Friday, May 14, 2010

Richard Rigg & Fang Fang: "Ballade Op 23 Without Words" Workplace Gallery, 15th May 2010

Richard Rigg & Fang Fang

Ballade Op.23 (without words)

Saturday 15th May 2010

8.10pm & 9.20pm

(Gallery open from 7pm - 11pm for refreshments)

Richard Rigg's 2007 work Piano (a piano tuned entirely to Middle C) is played by concert pianist Fang Fang in a special performance for Tyneside's 'The Late Shows'.

Richard Rigg's sculptures look directly at paradox and conundrum through seemingly uncomplicated interventions or reworkings of objects. Rigg undermines our prescribed knowledge and conventional understanding of things; with simple actions he seems to undermine science, mathematics, and the foundations of culture, subverting them and proposing an ulterior route through our ontological understanding of the world. To this end his practice is destructive yet it remains faithfully optimistic in its address.

Through Ballade Op.23, Rigg's sculpture resolves its implied usage, activated by a classically trained concert pianist yet with each note of the keyboard set at 'Middle C', Rigg sets up an impossible challenge.

The term 'Ballade' (as opposed to Ballad) was originally applied by Chopin to a group of piano pieces in 1836. A radical shift away from the conventions of a Ballad, Chopin removed the human voice. In titling his instrumentals 'Ballade' Chopin implies a narrative through music or a or 'story in sound' where variations in harmonic arrangements, each phrase altering the next, offer a dialogic dynamic in the works, without words.

With the introduction of Print, Ballades were able to have a rich tradition in popular music. Though during the middle ages Ballads were used primarily as narrative works, the Ballade was a step away from it's historical connection with singing, dance and their folk foundations.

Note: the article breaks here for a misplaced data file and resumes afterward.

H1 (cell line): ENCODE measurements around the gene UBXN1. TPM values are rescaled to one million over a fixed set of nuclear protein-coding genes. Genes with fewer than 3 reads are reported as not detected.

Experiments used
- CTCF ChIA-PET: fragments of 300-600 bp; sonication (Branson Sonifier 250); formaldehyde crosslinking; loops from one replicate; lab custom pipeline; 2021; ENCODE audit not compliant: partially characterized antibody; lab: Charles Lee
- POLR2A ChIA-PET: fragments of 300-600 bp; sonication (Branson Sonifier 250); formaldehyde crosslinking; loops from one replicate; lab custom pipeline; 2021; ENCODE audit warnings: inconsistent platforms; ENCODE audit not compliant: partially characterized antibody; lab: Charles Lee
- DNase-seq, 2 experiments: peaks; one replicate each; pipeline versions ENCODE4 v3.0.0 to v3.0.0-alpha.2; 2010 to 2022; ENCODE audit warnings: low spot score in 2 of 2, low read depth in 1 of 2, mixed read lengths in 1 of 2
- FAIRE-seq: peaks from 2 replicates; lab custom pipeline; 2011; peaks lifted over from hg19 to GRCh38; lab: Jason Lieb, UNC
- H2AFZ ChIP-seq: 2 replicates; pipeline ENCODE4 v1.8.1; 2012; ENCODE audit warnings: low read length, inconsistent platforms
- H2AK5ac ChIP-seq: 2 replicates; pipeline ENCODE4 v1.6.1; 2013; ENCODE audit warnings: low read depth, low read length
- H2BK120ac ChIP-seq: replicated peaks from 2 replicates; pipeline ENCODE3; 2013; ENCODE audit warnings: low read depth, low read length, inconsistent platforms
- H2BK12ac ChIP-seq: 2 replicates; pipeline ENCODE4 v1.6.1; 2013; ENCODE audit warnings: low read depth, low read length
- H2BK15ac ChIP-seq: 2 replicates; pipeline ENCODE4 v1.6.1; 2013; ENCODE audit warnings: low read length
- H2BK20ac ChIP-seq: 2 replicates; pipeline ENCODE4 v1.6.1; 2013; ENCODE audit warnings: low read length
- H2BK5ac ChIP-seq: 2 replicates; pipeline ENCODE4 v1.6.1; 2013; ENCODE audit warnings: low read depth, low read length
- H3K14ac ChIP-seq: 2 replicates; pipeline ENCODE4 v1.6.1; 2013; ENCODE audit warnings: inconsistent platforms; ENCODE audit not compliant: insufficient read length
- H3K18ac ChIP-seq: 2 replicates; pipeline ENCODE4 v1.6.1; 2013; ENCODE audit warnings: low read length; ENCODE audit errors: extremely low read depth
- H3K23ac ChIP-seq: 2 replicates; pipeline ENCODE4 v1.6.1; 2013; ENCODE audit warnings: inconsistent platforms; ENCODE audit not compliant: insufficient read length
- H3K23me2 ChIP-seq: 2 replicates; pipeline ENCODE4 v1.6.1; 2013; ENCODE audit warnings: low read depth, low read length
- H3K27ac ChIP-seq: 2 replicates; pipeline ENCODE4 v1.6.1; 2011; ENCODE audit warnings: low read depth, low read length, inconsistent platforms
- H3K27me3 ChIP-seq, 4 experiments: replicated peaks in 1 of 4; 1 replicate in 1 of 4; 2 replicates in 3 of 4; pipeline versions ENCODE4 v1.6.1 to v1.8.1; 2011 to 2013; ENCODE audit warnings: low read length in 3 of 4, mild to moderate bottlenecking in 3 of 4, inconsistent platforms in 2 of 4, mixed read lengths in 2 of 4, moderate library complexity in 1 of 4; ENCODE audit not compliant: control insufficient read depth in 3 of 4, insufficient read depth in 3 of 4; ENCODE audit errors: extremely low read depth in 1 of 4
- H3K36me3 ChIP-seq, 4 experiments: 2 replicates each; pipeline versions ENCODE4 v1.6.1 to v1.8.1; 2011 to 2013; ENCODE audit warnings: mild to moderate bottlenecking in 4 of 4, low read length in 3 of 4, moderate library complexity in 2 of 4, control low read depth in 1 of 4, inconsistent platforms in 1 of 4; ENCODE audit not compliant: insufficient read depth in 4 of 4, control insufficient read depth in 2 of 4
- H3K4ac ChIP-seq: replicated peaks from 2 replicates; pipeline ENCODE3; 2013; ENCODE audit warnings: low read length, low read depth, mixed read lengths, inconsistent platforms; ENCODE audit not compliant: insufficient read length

As a genre of verse the ballad can be briefly described as an anonymous narrative involving legendary or historical events, there is generally a tragic outcome and ballads are frequently associated with violence and the supernatural*

The crashing of a defiant act, followed at the end by retribution is articulated through a mediated distance via the Piano, interpreting and leveling its impact. By distilling the lyrical and dramatic narrative qualities into a rhythmic approach, there is an attempt to reclaim the essence of the 'Ballade' to its etymological folk origins.

* (F. E, Kirby 1995) Music for Piano - A Short History

Ballade Op.23 (without words) is part of The Late Shows,
Concurrent events will also be taking place in Gateshead Town Centre at The Shed and The Old Town Hall.
For more information visit:

Richard Rigg
Piano, (production photograph) 2007
Piano Entirely Tuned to Middle C
Courtesy of the artist and Workplace Gallery